[Criminal Review HB 35-16]

February 18, 2016


Criminal procedure  –  Sentence  –  General principles  –  Duty of court to consider non-custodial sentence where it decides that an effective 24 months imprisonment or less is appropriate  –  Magistrate’s obligation to give convincing reasons for imposing a custodial sentence.

It is a tenet of our sentencing jurisprudence that judicial officers should not let their emotions cloud their judgment as to what is an appropriate sentence as doing so may lead to undue exaggeration of the seriousness of the offence and result in imposition of disproportionate sentences.

In determining an appropriate sentence in non-serious offences that might attract a sentence of 24 months or less the sentencer is obliged to consider whether a non-custodial sentence is not appropriate. Where a fine is a permissible sentence for the offence in question, the sentencer should first consider the option of a fine and where it is considered that a fine is not appropriate he or she should then consider whether a sentence of community service is appropriate. In the end if the sentencer considers that none of these options are appropriate but that an effective term of imprisonment is the only option, he or she should give cogent and sound reasons for arriving at that decision, which reasons must appear on record.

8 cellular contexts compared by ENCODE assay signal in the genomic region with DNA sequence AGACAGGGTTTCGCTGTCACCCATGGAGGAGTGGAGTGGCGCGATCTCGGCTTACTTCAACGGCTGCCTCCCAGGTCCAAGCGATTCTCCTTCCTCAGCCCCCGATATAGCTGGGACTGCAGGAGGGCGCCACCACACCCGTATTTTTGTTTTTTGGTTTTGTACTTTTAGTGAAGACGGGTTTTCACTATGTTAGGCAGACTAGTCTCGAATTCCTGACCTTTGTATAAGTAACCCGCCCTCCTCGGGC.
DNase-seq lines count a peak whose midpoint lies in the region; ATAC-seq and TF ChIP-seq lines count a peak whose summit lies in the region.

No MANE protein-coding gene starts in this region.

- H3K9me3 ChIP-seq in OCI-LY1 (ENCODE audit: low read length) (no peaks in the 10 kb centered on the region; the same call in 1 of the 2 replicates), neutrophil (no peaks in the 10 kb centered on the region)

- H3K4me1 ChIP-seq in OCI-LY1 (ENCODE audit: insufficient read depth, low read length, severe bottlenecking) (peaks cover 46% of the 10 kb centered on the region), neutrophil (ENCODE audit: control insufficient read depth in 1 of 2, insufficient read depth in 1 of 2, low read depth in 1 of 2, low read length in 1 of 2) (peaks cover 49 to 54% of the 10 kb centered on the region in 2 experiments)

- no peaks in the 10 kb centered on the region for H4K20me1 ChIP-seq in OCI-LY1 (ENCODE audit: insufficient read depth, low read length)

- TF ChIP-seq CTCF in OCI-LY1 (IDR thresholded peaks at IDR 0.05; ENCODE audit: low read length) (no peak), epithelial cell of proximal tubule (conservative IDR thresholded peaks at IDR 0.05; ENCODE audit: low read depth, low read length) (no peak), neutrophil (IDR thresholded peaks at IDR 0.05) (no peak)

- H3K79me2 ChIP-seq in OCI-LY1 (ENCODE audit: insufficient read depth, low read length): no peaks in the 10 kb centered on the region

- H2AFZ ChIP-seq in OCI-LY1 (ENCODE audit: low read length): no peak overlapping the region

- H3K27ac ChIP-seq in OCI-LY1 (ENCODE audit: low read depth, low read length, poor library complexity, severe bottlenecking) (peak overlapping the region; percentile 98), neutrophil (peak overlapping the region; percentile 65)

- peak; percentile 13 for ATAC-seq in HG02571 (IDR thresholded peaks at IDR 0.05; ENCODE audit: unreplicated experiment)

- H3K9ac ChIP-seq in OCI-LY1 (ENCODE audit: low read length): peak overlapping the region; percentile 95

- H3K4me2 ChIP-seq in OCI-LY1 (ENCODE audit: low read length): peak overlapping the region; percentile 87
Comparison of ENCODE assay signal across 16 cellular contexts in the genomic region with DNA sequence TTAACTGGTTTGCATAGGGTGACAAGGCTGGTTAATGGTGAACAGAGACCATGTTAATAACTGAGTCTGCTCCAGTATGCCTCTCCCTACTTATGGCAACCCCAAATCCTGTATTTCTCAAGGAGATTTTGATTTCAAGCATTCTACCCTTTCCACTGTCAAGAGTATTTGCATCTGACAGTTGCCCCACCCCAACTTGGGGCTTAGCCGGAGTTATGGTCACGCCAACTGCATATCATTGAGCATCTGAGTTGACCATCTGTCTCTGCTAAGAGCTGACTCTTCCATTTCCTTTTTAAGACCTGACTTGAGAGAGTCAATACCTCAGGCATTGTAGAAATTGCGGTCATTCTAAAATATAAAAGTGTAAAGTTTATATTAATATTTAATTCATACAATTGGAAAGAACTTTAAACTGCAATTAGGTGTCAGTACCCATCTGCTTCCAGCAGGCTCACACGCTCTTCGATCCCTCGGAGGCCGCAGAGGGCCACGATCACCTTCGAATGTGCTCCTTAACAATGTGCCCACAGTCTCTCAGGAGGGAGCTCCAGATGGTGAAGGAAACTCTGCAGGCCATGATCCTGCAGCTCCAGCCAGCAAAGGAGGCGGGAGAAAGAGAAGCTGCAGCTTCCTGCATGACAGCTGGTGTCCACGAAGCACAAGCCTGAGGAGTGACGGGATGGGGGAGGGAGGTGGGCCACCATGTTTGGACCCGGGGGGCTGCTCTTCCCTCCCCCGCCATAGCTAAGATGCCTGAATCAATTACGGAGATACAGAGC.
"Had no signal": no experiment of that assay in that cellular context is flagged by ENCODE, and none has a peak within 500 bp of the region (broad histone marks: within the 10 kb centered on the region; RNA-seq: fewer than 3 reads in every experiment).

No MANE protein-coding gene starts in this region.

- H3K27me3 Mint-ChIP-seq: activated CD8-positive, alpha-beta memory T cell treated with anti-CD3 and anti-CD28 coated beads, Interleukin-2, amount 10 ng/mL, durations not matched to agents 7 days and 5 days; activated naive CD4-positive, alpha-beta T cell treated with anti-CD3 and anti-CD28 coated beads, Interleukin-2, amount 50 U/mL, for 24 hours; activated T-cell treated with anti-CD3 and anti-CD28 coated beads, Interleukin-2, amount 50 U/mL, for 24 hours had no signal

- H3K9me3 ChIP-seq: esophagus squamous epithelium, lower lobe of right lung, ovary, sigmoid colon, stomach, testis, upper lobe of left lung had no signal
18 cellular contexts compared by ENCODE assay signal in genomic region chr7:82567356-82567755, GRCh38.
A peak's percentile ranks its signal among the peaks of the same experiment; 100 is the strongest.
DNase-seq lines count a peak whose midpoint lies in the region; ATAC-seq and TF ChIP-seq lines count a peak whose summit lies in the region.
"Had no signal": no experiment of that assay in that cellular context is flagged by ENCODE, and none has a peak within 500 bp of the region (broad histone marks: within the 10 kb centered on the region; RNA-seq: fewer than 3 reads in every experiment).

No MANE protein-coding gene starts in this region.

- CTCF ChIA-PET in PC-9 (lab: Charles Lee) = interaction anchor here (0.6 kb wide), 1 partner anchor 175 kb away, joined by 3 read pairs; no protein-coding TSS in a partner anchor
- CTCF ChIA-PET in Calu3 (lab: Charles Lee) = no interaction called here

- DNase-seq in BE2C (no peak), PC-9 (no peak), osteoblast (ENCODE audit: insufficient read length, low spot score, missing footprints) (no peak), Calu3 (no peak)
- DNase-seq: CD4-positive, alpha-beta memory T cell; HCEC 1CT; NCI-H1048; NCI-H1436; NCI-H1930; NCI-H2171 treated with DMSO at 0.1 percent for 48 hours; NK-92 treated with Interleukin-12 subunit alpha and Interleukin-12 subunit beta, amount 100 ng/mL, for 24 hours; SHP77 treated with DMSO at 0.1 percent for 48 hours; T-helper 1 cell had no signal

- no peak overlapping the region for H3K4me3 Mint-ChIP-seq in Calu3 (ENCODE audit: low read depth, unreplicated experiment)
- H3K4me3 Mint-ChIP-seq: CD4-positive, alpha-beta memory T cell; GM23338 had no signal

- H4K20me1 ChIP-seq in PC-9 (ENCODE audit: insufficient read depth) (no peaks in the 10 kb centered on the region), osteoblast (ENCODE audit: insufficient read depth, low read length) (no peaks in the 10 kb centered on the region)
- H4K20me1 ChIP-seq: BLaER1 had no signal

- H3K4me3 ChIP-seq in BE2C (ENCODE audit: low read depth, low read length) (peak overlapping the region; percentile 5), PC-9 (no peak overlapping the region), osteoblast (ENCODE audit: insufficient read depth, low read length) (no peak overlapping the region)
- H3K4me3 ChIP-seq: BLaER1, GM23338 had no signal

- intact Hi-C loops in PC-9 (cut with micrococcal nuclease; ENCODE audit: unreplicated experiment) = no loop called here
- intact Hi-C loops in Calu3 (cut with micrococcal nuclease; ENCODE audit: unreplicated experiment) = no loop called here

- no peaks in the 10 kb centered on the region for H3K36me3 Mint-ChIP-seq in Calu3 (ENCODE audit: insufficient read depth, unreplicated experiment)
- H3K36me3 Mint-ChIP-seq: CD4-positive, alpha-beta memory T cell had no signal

In these two separate cases the sentencing court misdirected itself by imposing short effective terms of imprisonment where imposition of a fine or community service would have been appropriate.

Cases cited:

S v Antonio & Ors 1998 (2) ZLR 64 (H), referred to

S v Chawanda 1996 (2) ZLR 8 (H), referred to

S v Chinzenze & Ors 1998 (1) ZLR 470 (H), referred to

S v Chireyi & Ors 2011 (1) ZLR 254 (H), referred to

S v Harington 1988 (2) ZLR 344 (S), referred to

S v Mabhena 1996 (1) ZLR 134 (H), referred to

S v Musariri & Anor HH 394-15 (unreported), referred to

S v Takawira & Anor HH 75-15 (unreported), referred to

S v Zuwa 2014 (1) ZLR 15 (H), referred to

Silume v The State 2016 (1) ZLR 249 (H), referred to

Legislation Considered:

Criminal Law (Codification and Reform) Act [Chapter 9:23], s 113, 113 (1)

Magistrates Court Act [Chapter 7:10], s 57 (1)

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